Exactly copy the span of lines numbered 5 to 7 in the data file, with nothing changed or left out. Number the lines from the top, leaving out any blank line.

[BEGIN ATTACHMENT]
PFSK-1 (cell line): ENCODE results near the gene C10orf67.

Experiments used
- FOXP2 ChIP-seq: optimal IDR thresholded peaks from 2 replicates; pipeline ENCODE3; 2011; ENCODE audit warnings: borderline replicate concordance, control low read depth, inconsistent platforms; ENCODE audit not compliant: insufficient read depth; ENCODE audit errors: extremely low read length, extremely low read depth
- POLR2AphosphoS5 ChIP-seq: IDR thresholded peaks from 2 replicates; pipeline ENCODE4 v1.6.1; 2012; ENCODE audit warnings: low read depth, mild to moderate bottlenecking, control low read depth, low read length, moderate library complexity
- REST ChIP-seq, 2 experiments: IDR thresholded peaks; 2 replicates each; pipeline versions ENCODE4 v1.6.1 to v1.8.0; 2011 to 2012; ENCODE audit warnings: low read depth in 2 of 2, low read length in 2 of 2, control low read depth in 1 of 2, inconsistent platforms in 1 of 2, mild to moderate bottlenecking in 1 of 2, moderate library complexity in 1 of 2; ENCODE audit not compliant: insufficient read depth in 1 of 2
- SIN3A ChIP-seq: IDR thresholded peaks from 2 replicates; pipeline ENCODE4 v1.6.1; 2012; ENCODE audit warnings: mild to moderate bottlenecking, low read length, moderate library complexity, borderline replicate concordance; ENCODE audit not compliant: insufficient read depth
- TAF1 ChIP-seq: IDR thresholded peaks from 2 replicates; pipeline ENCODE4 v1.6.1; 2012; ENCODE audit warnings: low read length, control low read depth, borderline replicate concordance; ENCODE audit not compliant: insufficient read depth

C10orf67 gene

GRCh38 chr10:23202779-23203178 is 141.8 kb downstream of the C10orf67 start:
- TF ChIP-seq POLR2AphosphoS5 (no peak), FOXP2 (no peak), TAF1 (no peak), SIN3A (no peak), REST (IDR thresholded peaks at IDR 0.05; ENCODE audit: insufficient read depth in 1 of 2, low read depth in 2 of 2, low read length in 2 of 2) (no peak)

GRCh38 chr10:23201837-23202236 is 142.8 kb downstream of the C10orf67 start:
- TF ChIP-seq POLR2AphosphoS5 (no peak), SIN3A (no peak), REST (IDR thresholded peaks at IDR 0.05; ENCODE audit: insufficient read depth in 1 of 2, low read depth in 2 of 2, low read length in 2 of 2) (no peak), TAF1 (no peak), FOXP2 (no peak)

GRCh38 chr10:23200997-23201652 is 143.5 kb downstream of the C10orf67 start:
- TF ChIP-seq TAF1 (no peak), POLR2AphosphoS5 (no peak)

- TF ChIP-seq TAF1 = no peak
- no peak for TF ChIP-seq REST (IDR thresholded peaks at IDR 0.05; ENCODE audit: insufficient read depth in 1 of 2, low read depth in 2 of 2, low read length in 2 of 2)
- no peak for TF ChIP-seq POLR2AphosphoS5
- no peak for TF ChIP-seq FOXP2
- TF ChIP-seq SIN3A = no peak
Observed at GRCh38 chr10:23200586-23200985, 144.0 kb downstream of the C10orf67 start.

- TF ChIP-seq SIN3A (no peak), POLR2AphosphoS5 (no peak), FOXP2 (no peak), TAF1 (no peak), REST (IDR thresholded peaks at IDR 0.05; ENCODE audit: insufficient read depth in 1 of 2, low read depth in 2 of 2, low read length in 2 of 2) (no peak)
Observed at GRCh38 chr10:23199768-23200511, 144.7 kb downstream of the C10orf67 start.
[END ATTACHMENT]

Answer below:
- REST ChIP-seq, 2 experiments: IDR thresholded peaks; 2 replicates each; pipeline versions ENCODE4 v1.6.1 to v1.8.0; 2011 to 2012; ENCODE audit warnings: low read depth in 2 of 2, low read length in 2 of 2, control low read depth in 1 of 2, inconsistent platforms in 1 of 2, mild to moderate bottlenecking in 1 of 2, moderate library complexity in 1 of 2; ENCODE audit not compliant: insufficient read depth in 1 of 2
- SIN3A ChIP-seq: IDR thresholded peaks from 2 replicates; pipeline ENCODE4 v1.6.1; 2012; ENCODE audit warnings: mild to moderate bottlenecking, low read length, moderate library complexity, borderline replicate concordance; ENCODE audit not compliant: insufficient read depth
- TAF1 ChIP-seq: IDR thresholded peaks from 2 replicates; pipeline ENCODE4 v1.6.1; 2012; ENCODE audit warnings: low read length, control low read depth, borderline replicate concordance; ENCODE audit not compliant: insufficient read depth